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New digital sales platforms called super apps are the latest tech to be adopted by banks and consumer brands, even though local marketers are reticent about them.
A super app is an application, normally on your phone, that has multiple functions and purposes. It allows you to have an integrated experience in a single environment. You could buy groceries, a book, find a plumber, send a gift to a friend and order take-aways in a single app rather than using multiple websites and applications to do each of these functions.
Ryan Sauer of King James Digital tells the FM that consumers are moving away from using a variety of apps to fulfil specific needs, in favour of single sign-in apps that allow multiple functions. This can include applying for credit, making retail purchases, conducting service inquiries and taking advantage of social media offerings.
This shift, says Sauer, has motivated Vodacom and Nedbank to adopt the technology, making them the first in SA to do so. With these apps in the market and many more to enter, Sauer says it is becoming crucial for household brands such as detergents and food products to have a strategy in place if they want to compete in the super app world.
"Just to be in these spaces will not be enough," he says. "Brands will need to bundle offerings intelligently, optimise product placement and offer compelling incentives to purchase — whether it be discounting, couponing or delivering incentives. With rising consumer costs and marginal to flat salary growth expected in 2021, consumers will be shopping for value over product."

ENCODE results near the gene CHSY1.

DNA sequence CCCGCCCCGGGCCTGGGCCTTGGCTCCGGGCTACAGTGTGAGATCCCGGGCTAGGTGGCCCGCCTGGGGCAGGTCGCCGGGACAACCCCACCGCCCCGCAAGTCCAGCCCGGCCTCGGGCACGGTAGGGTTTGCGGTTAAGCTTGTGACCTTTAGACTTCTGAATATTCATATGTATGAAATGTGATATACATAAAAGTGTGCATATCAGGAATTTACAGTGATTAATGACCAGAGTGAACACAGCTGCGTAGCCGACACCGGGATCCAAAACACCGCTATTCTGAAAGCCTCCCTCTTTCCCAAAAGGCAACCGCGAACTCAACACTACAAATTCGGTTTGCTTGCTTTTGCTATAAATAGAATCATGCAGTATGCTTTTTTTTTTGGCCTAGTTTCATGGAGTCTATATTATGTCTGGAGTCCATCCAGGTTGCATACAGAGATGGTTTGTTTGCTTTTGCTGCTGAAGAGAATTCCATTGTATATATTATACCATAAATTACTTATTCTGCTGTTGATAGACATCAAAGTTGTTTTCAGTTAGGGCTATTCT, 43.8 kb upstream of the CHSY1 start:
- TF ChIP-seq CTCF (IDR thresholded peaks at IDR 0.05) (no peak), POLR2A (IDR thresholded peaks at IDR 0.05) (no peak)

From a marketing perspective, super apps could be good for the companies that create them and the brands that use them. The creator offers customers a single point of entry to multiple solutions in a rich contextual ecosystem. Contributing services, meanwhile, will be available in this seamless and efficient environment for your prospective customer.
So, if the advantages are obvious why are marketers slow on the uptake? Sauer says: "Marketers often want to own the user touchpoint, data and engagement channel, allowing them to engage directly with consumers and understand their purchase behaviour and first-party data."
He warns, however, that it’s not always feasible to conceptualise, build, market and retain your own digital platform and application.
It’s a Catch-22: do you build it hoping people will come, or do you wait until you have the audience in place before you begin.
Sauer says this is often tricky. "Super apps allow businesses to integrate an offering to a large base of opt-in users with the smallest barrier to entry."
Divine Muragijimana, group head of global marketing and communication at fintech firm Cellulant, says the super-app model makes economic sense for businesses and their consumers, especially in mobile-first markets such as Africa and Asia.
"It’s the ultimate tool in an app-fatigued, consumer-centric and mobile-money-driven digital economy that Africa is fast becoming."
Marketers need to ask questions about cost to entry.
Says Sauer: "This really does vary depending on the business’s product set and the value and incentives they are offering to the super-app base as well as the agreement with the super-app partner to promote your business and offering to the base.
Sauer says the super app is simply another channel in the digital marketing mix.
"You may want to explore this channel to engage a different audience to your core market or maybe as a performance channel to drive trial and adoption of new product sets. Super-app strategies should align to your business objectives and marketing performance needs and not be seen as the silver bullet of your digital efforts."
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Published by Arena Holdings and distributed with the Financial Mail on the last Thursday of every month except December and January.